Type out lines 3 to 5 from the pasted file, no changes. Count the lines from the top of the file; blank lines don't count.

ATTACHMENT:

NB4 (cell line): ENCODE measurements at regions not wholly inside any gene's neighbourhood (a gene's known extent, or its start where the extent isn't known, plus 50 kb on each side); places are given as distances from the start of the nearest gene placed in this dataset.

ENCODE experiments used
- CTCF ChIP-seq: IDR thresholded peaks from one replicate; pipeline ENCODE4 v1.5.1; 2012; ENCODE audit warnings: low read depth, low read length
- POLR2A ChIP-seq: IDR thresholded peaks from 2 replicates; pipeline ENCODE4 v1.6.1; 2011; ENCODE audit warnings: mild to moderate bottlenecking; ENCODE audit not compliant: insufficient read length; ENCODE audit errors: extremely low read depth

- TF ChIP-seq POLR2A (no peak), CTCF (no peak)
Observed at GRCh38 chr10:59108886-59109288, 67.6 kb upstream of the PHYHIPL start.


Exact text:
- CTCF ChIP-seq: IDR thresholded peaks from one replicate; pipeline ENCODE4 v1.5.1; 2012; ENCODE audit warnings: low read depth, low read length
- POLR2A ChIP-seq: IDR thresholded peaks from 2 replicates; pipeline ENCODE4 v1.6.1; 2011; ENCODE audit warnings: mild to moderate bottlenecking; ENCODE audit not compliant: insufficient read length; ENCODE audit errors: extremely low read depth

- TF ChIP-seq POLR2A (no peak), CTCF (no peak)